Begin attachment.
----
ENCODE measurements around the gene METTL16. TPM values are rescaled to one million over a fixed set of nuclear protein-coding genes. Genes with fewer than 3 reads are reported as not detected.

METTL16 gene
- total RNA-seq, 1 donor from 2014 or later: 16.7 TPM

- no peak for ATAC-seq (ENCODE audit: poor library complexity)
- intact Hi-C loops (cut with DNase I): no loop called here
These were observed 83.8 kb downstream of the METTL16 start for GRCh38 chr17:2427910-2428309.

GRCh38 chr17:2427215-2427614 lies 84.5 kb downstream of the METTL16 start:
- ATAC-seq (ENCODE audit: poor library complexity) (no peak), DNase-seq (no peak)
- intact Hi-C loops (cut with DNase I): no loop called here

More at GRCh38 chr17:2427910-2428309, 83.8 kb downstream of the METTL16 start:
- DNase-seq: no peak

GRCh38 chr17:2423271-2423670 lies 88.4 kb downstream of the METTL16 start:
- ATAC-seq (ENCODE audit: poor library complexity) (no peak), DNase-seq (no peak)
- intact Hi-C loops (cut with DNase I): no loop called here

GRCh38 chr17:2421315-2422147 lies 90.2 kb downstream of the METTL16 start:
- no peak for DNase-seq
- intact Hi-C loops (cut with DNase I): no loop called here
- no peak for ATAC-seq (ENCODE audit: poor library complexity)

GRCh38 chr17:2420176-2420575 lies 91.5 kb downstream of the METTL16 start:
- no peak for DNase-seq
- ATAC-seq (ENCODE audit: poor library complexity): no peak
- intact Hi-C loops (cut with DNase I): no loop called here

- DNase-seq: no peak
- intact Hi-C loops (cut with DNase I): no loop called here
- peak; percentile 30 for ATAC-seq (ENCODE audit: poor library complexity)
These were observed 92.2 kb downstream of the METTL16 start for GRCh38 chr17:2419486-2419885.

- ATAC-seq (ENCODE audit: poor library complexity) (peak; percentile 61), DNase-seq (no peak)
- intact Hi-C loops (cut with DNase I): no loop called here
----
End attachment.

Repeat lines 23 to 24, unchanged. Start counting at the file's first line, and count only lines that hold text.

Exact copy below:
- DNase-seq: no peak
- intact Hi-C loops (cut with DNase I): no loop called here